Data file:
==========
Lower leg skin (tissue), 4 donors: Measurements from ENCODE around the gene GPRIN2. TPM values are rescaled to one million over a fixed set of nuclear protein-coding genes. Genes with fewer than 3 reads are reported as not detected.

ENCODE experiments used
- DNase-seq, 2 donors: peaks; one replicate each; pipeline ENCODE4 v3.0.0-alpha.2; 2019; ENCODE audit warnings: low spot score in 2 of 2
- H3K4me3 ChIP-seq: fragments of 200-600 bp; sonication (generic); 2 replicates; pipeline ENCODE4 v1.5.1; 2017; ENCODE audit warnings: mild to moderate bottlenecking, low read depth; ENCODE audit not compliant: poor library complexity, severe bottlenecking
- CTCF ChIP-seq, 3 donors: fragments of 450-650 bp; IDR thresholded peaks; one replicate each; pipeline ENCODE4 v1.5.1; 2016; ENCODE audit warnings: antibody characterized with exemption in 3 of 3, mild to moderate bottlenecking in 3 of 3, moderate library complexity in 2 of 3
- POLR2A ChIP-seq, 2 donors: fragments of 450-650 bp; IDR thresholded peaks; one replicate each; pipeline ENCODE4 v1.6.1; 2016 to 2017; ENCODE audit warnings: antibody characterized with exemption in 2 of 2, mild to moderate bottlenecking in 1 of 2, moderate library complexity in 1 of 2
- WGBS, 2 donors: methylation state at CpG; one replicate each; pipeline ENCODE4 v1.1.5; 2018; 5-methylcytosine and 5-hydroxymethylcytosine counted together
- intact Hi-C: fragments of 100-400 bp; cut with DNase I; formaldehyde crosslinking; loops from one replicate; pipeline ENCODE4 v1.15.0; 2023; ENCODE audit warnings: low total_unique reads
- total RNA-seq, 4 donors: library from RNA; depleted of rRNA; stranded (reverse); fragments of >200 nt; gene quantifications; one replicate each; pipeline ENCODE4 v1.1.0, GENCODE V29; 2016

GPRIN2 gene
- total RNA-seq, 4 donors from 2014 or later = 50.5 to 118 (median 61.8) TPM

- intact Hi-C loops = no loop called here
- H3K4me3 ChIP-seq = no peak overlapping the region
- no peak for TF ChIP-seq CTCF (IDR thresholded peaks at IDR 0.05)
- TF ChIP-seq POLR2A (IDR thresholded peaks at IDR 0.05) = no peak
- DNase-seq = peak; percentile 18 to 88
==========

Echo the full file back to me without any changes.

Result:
Lower leg skin (tissue), 4 donors: Measurements from ENCODE around the gene GPRIN2. TPM values are rescaled to one million over a fixed set of nuclear protein-coding genes. Genes with fewer than 3 reads are reported as not detected.

ENCODE experiments used
- DNase-seq, 2 donors: peaks; one replicate each; pipeline ENCODE4 v3.0.0-alpha.2; 2019; ENCODE audit warnings: low spot score in 2 of 2
- H3K4me3 ChIP-seq: fragments of 200-600 bp; sonication (generic); 2 replicates; pipeline ENCODE4 v1.5.1; 2017; ENCODE audit warnings: mild to moderate bottlenecking, low read depth; ENCODE audit not compliant: poor library complexity, severe bottlenecking
- CTCF ChIP-seq, 3 donors: fragments of 450-650 bp; IDR thresholded peaks; one replicate each; pipeline ENCODE4 v1.5.1; 2016; ENCODE audit warnings: antibody characterized with exemption in 3 of 3, mild to moderate bottlenecking in 3 of 3, moderate library complexity in 2 of 3
- POLR2A ChIP-seq, 2 donors: fragments of 450-650 bp; IDR thresholded peaks; one replicate each; pipeline ENCODE4 v1.6.1; 2016 to 2017; ENCODE audit warnings: antibody characterized with exemption in 2 of 2, mild to moderate bottlenecking in 1 of 2, moderate library complexity in 1 of 2
- WGBS, 2 donors: methylation state at CpG; one replicate each; pipeline ENCODE4 v1.1.5; 2018; 5-methylcytosine and 5-hydroxymethylcytosine counted together
- intact Hi-C: fragments of 100-400 bp; cut with DNase I; formaldehyde crosslinking; loops from one replicate; pipeline ENCODE4 v1.15.0; 2023; ENCODE audit warnings: low total_unique reads
- total RNA-seq, 4 donors: library from RNA; depleted of rRNA; stranded (reverse); fragments of >200 nt; gene quantifications; one replicate each; pipeline ENCODE4 v1.1.0, GENCODE V29; 2016

GPRIN2 gene
- total RNA-seq, 4 donors from 2014 or later = 50.5 to 118 (median 61.8) TPM

- intact Hi-C loops = no loop called here
- H3K4me3 ChIP-seq = no peak overlapping the region
- no peak for TF ChIP-seq CTCF (IDR thresholded peaks at IDR 0.05)
- TF ChIP-seq POLR2A (IDR thresholded peaks at IDR 0.05) = no peak
- DNase-seq = peak; percentile 18 to 88